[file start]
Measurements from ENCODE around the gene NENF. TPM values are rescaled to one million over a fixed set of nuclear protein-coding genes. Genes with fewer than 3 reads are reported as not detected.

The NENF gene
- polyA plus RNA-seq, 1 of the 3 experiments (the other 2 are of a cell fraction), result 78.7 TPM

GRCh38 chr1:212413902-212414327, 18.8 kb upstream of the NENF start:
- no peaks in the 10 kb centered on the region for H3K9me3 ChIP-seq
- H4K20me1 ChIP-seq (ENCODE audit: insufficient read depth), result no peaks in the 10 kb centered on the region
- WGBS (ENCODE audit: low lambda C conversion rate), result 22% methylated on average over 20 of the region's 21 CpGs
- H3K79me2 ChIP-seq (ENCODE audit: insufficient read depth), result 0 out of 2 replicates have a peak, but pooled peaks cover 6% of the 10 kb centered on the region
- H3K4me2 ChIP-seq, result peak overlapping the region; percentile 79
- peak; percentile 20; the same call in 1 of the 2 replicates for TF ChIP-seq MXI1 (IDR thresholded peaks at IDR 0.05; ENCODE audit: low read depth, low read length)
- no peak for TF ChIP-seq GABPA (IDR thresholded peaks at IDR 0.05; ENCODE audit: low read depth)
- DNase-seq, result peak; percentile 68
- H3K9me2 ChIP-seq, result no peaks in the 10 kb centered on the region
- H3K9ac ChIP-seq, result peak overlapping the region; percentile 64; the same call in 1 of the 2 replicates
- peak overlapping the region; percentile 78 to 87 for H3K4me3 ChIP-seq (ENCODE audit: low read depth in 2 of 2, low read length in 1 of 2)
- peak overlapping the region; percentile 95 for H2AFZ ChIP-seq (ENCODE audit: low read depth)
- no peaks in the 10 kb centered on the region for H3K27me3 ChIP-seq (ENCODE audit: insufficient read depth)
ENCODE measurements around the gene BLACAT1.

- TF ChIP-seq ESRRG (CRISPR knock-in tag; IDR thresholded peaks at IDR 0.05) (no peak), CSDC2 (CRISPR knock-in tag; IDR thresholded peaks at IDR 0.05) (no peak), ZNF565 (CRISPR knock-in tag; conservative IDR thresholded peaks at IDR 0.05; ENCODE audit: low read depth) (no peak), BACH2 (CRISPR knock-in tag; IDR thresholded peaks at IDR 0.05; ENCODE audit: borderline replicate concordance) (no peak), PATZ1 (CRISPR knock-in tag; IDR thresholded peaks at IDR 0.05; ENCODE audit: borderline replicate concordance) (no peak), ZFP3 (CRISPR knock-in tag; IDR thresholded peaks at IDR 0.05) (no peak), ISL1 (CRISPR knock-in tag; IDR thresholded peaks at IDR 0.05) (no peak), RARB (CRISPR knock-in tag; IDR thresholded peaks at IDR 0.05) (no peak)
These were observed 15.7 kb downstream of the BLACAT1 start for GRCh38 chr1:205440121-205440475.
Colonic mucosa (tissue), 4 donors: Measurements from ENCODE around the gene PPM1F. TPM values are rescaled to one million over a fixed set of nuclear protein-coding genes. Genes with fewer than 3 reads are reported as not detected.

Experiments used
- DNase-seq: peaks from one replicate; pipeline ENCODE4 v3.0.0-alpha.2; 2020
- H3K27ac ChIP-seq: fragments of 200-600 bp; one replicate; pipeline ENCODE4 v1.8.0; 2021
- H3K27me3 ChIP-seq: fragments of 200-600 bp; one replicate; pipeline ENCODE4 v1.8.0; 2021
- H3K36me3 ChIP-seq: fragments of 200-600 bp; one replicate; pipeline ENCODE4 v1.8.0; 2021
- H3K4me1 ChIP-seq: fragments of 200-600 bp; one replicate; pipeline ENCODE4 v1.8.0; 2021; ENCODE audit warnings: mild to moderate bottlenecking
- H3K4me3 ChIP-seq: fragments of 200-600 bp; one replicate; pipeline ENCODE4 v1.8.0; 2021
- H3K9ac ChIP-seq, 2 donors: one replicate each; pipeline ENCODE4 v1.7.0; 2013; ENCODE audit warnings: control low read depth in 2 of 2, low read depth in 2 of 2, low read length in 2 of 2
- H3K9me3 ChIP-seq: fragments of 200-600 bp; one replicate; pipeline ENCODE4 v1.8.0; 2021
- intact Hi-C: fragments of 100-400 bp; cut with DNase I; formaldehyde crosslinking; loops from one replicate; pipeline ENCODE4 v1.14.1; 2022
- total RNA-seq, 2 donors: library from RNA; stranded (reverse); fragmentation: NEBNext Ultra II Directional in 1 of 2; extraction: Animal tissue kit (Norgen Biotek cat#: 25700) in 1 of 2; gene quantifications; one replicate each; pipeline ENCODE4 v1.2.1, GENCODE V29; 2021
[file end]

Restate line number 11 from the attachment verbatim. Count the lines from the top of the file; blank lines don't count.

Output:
- no peak for TF ChIP-seq GABPA (IDR thresholded peaks at IDR 0.05; ENCODE audit: low read depth)